More than $489 million is secured to push the Northern Beltline project forward.
Friday’s announcement from the Coalition for Regional Transportation (CRT) said the federal funding included $30 million contained in the Fiscal Year 2023 federal spending bill passed by Congress last week.
“We’re confident it’ll bring the type of development that you saw along 459 and the economic impact that it had on that area,” said Gardendale Mayor Stan Hogeland.
He and CRT say the funding and the project is a game-changer.
The press release states: The 52.5-mile interstate will be built across northern Jefferson County and connect I-59 in northeast Jefferson County to the I-459 interchange near Bessemer. Birmingham is one of the few cities of its size in the U.S. that does not have a complete, connected interstate route to serve its metropolitan area, a problem that the Northern Beltline will correct.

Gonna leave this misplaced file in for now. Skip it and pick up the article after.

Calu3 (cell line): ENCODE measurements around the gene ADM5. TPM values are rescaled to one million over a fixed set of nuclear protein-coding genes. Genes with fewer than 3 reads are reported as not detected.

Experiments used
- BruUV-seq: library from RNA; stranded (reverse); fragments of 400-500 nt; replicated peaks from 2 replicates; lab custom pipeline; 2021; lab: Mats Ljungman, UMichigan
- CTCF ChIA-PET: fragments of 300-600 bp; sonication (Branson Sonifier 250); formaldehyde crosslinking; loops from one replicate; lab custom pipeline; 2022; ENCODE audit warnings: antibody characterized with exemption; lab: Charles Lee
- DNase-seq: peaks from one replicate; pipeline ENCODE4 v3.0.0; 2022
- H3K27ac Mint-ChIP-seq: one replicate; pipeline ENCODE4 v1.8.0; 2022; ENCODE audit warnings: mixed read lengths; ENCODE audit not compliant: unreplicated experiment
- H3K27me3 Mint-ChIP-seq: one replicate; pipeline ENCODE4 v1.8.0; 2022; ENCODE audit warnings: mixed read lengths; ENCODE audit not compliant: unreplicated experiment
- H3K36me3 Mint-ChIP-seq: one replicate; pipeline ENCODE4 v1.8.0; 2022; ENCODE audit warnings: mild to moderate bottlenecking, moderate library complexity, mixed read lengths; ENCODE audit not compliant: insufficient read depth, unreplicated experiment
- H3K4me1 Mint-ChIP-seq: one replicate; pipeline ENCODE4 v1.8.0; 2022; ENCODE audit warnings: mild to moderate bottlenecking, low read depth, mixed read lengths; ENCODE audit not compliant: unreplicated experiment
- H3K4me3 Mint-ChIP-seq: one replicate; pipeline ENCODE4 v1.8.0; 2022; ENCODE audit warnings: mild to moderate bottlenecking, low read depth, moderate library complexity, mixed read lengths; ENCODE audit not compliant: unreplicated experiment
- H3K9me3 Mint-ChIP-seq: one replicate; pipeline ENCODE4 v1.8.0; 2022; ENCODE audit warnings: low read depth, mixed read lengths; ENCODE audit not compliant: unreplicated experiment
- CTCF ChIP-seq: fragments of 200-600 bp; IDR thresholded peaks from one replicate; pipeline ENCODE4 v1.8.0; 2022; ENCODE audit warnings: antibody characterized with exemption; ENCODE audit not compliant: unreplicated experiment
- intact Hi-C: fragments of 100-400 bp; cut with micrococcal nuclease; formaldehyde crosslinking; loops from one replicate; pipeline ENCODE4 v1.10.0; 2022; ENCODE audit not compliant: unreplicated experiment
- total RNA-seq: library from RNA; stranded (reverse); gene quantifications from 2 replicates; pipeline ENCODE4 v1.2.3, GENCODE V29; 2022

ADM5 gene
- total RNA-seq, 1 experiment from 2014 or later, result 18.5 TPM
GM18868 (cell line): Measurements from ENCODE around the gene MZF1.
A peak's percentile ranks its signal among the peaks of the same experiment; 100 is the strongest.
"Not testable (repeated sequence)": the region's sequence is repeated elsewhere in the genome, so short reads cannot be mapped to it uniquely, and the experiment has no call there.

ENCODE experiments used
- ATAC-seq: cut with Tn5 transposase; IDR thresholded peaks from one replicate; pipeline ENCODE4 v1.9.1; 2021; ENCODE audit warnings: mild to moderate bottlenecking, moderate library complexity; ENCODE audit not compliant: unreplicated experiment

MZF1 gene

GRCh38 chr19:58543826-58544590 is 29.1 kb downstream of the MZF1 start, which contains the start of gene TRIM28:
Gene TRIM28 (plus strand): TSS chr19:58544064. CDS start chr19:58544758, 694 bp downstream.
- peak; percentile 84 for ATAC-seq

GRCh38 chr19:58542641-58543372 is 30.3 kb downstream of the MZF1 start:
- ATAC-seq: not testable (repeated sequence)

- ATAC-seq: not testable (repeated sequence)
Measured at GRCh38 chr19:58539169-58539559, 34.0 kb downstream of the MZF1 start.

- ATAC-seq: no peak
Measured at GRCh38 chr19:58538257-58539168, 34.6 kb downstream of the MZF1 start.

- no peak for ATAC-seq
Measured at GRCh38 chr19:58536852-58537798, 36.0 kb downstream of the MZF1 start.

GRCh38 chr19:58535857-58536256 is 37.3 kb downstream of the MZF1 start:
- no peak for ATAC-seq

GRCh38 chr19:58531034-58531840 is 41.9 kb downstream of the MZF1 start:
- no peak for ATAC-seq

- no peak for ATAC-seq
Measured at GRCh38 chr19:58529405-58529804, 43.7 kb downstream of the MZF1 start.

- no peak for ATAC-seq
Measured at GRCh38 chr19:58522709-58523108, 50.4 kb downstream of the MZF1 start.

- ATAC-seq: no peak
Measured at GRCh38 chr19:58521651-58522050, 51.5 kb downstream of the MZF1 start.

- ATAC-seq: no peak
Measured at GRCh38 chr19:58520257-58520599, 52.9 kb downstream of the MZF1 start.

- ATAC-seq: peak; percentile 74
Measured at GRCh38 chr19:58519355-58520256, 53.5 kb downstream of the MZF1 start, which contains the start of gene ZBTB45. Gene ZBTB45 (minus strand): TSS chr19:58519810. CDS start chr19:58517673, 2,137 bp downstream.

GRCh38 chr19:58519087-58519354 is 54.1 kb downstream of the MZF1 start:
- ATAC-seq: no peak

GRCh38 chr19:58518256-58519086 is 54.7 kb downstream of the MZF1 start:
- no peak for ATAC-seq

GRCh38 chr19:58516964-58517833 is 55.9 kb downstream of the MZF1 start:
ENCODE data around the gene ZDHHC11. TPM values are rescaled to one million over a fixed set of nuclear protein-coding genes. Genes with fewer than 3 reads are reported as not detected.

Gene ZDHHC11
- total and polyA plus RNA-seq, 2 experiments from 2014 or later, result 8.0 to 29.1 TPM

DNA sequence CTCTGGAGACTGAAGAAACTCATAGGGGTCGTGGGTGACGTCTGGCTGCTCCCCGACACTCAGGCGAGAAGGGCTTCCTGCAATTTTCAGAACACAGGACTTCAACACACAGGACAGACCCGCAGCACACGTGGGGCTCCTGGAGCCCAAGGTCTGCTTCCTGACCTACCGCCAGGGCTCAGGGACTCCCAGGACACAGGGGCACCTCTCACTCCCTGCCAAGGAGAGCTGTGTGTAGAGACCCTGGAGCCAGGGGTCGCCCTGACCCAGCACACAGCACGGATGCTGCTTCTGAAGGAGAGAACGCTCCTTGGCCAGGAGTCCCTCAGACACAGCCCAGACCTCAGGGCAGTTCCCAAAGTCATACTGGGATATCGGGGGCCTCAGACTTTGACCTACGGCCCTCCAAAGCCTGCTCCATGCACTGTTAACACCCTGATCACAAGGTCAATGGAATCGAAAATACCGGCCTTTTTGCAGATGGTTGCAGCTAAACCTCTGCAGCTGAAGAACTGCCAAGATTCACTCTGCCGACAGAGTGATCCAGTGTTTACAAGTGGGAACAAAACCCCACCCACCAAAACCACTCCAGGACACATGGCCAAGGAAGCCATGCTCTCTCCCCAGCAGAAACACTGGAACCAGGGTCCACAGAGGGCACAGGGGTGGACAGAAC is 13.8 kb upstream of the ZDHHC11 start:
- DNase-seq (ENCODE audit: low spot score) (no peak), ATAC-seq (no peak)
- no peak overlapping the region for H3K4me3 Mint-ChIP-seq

“Between Gardendale and Trussville, it’ll be a much easier way to get there,” said Mayor Hogeland. “We kinda have to go around the world to get there now.”
The project is expected to help with connectivity and current Birmingham traffic congestion.
“You’re talking about 15,000 trucks a day -- the big trucks, you know the 18-wheelers -- that can be routed around and not going right through the heart of Birmingham and that’ll be tremendous,” said Hogeland.
The construction started and stopped back in 2014 but now with funding secured, Mayor Hogeland hopes the 30-year projection for the project will shorten.
“It’s been a long time and there’s been a lot of frustration and a lot of nay-saying and people didn’t think it would ever happen,” he added. “Well, it’s going to happen now. I’m confident of that.”
The Alabama Department of Transportation hasn’t responded to WBRC’s request for comment. Mayor Hogeland believes ALDOT will release an announcement soon with more details about when construction will begin again and how long it’s expected to take.